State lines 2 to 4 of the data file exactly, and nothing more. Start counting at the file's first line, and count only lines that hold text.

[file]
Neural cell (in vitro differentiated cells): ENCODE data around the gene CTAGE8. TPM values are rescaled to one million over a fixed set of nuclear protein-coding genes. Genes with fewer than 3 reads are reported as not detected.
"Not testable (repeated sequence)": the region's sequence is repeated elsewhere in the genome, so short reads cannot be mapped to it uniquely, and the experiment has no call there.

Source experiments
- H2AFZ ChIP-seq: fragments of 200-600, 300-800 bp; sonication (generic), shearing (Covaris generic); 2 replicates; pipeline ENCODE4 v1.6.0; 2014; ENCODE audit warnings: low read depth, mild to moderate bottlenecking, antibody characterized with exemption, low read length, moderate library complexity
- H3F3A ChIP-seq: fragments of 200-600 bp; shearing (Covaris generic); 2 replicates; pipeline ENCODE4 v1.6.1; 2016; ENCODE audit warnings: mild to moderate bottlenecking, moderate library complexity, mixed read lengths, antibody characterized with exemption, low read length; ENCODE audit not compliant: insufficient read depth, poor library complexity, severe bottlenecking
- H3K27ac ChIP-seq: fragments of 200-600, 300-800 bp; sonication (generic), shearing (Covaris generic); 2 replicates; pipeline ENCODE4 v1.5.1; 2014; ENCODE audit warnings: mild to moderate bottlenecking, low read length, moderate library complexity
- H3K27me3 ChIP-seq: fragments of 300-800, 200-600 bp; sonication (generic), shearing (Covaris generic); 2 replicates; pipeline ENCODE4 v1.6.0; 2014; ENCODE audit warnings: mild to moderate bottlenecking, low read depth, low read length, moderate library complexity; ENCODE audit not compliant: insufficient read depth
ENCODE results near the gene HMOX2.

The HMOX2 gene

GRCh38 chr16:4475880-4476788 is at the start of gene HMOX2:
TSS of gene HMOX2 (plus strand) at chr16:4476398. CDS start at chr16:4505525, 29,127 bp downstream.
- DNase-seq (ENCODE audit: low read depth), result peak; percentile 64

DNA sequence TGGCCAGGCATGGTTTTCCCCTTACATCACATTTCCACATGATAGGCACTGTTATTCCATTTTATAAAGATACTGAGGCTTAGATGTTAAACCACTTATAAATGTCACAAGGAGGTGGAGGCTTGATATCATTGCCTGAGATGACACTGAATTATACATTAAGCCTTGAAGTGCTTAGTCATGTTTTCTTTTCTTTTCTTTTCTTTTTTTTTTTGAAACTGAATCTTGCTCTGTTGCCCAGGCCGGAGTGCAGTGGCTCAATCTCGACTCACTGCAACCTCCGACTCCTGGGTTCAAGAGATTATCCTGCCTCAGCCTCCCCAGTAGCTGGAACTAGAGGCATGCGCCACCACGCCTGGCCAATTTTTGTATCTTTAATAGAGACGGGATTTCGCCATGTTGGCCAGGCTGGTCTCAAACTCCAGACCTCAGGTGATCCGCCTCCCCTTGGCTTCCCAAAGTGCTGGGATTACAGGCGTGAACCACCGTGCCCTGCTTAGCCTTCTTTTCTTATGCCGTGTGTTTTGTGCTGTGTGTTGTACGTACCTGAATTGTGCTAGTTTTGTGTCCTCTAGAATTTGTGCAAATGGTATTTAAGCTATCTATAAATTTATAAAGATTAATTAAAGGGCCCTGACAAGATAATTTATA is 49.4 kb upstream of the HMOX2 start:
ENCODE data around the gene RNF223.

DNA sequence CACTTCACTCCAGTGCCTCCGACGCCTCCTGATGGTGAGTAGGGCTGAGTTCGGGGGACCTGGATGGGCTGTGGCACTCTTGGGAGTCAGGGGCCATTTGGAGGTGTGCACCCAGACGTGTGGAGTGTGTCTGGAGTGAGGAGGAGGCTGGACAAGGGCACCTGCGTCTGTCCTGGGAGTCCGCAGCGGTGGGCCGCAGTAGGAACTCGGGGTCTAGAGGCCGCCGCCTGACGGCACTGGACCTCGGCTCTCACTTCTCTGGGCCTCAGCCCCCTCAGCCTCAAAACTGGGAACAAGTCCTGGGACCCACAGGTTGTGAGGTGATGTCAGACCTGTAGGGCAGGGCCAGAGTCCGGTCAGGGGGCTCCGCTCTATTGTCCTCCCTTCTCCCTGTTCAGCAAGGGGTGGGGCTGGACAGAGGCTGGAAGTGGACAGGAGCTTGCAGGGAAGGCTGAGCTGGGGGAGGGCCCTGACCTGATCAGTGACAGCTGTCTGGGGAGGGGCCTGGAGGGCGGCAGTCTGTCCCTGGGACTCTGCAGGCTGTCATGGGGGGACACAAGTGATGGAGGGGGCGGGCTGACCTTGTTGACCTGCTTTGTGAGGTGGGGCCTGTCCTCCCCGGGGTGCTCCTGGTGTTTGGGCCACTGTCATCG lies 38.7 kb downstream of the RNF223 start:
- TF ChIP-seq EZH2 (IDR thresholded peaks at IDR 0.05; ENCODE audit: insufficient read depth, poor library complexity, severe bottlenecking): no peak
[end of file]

"Not testable (repeated sequence)": the region's sequence is repeated elsewhere in the genome, so short reads cannot be mapped to it uniquely, and the experiment has no call there.

Source experiments
- H2AFZ ChIP-seq: fragments of 200-600, 300-800 bp; sonication (generic), shearing (Covaris generic); 2 replicates; pipeline ENCODE4 v1.6.0; 2014; ENCODE audit warnings: low read depth, mild to moderate bottlenecking, antibody characterized with exemption, low read length, moderate library complexity